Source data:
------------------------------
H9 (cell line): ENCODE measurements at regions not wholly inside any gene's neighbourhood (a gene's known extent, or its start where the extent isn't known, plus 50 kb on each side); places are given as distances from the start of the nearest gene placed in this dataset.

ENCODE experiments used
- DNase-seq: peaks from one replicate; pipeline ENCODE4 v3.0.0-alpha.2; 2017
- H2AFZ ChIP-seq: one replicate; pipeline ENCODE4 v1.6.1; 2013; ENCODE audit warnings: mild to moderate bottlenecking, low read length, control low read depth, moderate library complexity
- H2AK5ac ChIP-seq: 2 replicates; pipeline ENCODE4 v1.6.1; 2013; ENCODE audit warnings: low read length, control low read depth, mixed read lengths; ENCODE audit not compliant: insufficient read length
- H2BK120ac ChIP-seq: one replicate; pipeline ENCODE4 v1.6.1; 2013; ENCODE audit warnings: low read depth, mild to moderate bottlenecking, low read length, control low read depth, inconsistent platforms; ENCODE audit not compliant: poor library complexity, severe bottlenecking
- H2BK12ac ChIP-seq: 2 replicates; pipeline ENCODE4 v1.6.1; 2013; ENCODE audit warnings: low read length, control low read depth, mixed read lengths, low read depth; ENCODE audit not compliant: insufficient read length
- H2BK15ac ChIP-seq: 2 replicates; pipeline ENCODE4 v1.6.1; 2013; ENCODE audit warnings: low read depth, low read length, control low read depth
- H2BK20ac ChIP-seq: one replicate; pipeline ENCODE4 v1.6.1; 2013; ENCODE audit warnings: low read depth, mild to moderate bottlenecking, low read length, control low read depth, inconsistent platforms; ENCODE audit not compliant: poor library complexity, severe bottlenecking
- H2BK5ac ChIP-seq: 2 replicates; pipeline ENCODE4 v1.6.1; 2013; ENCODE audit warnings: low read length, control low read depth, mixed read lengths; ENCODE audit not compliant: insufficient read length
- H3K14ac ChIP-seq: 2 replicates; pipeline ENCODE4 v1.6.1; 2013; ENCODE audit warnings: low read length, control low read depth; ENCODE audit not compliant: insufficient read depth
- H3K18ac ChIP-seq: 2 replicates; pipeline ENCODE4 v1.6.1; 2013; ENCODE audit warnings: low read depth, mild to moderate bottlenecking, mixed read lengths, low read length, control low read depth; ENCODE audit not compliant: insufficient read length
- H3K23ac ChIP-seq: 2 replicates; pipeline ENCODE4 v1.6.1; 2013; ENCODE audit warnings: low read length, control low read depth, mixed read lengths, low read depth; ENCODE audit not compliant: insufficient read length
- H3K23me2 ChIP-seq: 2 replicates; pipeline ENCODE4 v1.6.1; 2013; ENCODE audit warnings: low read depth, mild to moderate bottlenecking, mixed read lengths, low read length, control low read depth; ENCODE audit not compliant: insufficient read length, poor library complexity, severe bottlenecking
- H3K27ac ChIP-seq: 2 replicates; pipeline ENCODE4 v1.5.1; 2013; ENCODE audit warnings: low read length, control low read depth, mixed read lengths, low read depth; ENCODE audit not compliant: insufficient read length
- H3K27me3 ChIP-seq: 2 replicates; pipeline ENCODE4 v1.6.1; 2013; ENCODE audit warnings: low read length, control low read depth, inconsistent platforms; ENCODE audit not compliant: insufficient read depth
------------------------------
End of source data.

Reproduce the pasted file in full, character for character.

H9 (cell line): ENCODE measurements at regions not wholly inside any gene's neighbourhood (a gene's known extent, or its start where the extent isn't known, plus 50 kb on each side); places are given as distances from the start of the nearest gene placed in this dataset.

ENCODE experiments used
- DNase-seq: peaks from one replicate; pipeline ENCODE4 v3.0.0-alpha.2; 2017
- H2AFZ ChIP-seq: one replicate; pipeline ENCODE4 v1.6.1; 2013; ENCODE audit warnings: mild to moderate bottlenecking, low read length, control low read depth, moderate library complexity
- H2AK5ac ChIP-seq: 2 replicates; pipeline ENCODE4 v1.6.1; 2013; ENCODE audit warnings: low read length, control low read depth, mixed read lengths; ENCODE audit not compliant: insufficient read length
- H2BK120ac ChIP-seq: one replicate; pipeline ENCODE4 v1.6.1; 2013; ENCODE audit warnings: low read depth, mild to moderate bottlenecking, low read length, control low read depth, inconsistent platforms; ENCODE audit not compliant: poor library complexity, severe bottlenecking
- H2BK12ac ChIP-seq: 2 replicates; pipeline ENCODE4 v1.6.1; 2013; ENCODE audit warnings: low read length, control low read depth, mixed read lengths, low read depth; ENCODE audit not compliant: insufficient read length
- H2BK15ac ChIP-seq: 2 replicates; pipeline ENCODE4 v1.6.1; 2013; ENCODE audit warnings: low read depth, low read length, control low read depth
- H2BK20ac ChIP-seq: one replicate; pipeline ENCODE4 v1.6.1; 2013; ENCODE audit warnings: low read depth, mild to moderate bottlenecking, low read length, control low read depth, inconsistent platforms; ENCODE audit not compliant: poor library complexity, severe bottlenecking
- H2BK5ac ChIP-seq: 2 replicates; pipeline ENCODE4 v1.6.1; 2013; ENCODE audit warnings: low read length, control low read depth, mixed read lengths; ENCODE audit not compliant: insufficient read length
- H3K14ac ChIP-seq: 2 replicates; pipeline ENCODE4 v1.6.1; 2013; ENCODE audit warnings: low read length, control low read depth; ENCODE audit not compliant: insufficient read depth
- H3K18ac ChIP-seq: 2 replicates; pipeline ENCODE4 v1.6.1; 2013; ENCODE audit warnings: low read depth, mild to moderate bottlenecking, mixed read lengths, low read length, control low read depth; ENCODE audit not compliant: insufficient read length
- H3K23ac ChIP-seq: 2 replicates; pipeline ENCODE4 v1.6.1; 2013; ENCODE audit warnings: low read length, control low read depth, mixed read lengths, low read depth; ENCODE audit not compliant: insufficient read length
- H3K23me2 ChIP-seq: 2 replicates; pipeline ENCODE4 v1.6.1; 2013; ENCODE audit warnings: low read depth, mild to moderate bottlenecking, mixed read lengths, low read length, control low read depth; ENCODE audit not compliant: insufficient read length, poor library complexity, severe bottlenecking
- H3K27ac ChIP-seq: 2 replicates; pipeline ENCODE4 v1.5.1; 2013; ENCODE audit warnings: low read length, control low read depth, mixed read lengths, low read depth; ENCODE audit not compliant: insufficient read length
- H3K27me3 ChIP-seq: 2 replicates; pipeline ENCODE4 v1.6.1; 2013; ENCODE audit warnings: low read length, control low read depth, inconsistent platforms; ENCODE audit not compliant: insufficient read depth